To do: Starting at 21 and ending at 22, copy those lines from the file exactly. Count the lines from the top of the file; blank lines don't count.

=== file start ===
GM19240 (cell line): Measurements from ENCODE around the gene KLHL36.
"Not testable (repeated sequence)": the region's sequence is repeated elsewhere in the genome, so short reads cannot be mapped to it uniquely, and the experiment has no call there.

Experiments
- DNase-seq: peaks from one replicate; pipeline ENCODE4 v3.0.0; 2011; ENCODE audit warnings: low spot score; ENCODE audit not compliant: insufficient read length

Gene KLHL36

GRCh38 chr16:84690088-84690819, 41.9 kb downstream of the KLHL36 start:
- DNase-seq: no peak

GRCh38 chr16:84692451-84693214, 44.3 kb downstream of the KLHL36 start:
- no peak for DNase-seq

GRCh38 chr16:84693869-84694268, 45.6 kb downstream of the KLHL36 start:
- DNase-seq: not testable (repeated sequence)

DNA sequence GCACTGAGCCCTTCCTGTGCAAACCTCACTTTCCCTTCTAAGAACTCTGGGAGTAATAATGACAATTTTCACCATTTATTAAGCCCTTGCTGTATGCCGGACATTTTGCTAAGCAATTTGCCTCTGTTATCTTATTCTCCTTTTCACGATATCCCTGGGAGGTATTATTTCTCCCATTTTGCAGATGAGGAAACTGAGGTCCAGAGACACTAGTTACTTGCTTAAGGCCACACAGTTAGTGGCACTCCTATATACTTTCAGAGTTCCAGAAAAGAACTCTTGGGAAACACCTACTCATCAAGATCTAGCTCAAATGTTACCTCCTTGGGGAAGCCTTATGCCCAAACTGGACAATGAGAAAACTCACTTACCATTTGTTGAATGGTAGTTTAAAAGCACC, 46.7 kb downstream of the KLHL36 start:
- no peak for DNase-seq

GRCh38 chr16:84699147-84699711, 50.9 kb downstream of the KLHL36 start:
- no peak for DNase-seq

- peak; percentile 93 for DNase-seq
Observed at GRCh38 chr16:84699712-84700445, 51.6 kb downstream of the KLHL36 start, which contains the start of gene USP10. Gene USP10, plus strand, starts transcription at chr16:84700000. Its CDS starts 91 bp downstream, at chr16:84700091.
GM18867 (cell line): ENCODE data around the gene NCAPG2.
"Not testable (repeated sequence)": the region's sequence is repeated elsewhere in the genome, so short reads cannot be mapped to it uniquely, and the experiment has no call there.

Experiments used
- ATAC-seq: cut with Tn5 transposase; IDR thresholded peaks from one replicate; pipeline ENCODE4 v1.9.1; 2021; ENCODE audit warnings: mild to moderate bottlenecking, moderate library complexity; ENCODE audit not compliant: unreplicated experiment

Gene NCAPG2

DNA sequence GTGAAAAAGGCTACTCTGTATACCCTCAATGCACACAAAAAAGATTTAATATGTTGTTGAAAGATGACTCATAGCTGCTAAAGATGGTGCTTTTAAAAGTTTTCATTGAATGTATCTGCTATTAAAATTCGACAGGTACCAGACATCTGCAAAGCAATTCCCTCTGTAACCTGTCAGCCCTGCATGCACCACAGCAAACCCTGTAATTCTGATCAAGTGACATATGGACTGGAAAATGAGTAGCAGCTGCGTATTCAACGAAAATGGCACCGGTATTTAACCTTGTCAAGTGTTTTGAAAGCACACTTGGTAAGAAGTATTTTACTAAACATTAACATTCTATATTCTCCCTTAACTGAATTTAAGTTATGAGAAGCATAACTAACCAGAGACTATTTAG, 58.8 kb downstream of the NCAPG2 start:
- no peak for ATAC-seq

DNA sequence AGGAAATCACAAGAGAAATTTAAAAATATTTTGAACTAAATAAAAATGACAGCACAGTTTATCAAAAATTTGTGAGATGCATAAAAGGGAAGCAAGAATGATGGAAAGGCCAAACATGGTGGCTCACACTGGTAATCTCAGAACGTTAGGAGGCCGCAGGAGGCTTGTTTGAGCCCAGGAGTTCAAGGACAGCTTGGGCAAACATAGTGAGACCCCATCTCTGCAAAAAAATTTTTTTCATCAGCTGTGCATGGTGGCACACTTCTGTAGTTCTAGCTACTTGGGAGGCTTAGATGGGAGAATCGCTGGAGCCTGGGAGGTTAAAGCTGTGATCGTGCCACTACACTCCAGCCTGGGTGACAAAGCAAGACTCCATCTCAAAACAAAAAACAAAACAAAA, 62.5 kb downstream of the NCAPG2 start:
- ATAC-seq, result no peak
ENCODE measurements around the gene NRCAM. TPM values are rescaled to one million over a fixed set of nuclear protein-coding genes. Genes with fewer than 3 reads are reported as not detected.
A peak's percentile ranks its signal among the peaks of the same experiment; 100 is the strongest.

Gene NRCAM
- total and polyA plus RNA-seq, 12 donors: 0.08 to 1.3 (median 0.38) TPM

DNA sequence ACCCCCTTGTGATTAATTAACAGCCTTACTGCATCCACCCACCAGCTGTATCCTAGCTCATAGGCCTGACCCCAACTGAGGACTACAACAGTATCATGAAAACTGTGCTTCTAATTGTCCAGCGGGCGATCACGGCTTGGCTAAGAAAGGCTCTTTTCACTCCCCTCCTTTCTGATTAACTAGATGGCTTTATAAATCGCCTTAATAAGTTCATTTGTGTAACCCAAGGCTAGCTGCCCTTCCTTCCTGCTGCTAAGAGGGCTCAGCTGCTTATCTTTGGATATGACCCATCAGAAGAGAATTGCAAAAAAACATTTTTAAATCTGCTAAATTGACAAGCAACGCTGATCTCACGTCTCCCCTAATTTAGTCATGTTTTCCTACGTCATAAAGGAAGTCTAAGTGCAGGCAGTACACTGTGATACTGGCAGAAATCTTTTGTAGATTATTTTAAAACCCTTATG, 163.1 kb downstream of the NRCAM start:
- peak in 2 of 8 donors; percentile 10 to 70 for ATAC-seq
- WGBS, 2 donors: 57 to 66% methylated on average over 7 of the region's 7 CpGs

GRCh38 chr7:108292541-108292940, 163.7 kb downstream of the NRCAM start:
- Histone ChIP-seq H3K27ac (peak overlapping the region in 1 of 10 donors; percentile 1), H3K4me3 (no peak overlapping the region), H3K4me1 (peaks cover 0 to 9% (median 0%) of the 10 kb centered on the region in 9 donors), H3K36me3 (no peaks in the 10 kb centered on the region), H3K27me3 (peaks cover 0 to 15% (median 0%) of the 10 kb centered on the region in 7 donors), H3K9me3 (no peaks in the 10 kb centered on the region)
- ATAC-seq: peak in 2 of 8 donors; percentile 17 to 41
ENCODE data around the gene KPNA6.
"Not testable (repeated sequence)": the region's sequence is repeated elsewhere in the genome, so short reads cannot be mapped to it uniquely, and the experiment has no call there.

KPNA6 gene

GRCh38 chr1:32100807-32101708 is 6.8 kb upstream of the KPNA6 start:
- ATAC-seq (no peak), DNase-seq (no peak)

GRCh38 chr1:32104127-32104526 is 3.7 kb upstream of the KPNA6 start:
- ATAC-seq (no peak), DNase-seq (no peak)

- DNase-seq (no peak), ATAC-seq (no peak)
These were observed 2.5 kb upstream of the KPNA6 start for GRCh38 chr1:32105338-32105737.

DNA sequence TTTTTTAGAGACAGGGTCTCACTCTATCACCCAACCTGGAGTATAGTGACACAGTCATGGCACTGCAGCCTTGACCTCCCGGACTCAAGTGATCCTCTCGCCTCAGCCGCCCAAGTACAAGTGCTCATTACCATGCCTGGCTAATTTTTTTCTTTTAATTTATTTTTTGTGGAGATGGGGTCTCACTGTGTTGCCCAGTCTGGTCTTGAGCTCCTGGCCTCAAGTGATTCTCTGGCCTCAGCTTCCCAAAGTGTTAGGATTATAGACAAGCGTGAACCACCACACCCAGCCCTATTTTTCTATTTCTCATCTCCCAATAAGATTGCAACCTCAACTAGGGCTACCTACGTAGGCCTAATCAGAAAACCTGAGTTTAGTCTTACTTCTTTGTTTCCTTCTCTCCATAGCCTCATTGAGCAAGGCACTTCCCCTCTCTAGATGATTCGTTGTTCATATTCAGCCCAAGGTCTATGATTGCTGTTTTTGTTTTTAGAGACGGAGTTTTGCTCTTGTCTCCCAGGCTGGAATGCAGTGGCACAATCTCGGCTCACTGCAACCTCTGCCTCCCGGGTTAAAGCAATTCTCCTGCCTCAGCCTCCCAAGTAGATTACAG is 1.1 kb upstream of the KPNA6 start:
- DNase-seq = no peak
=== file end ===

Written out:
- ATAC-seq: cut with Tn5 transposase; IDR thresholded peaks from one replicate; pipeline ENCODE4 v1.9.1; 2021; ENCODE audit warnings: mild to moderate bottlenecking, moderate library complexity; ENCODE audit not compliant: unreplicated experiment

Gene NCAPG2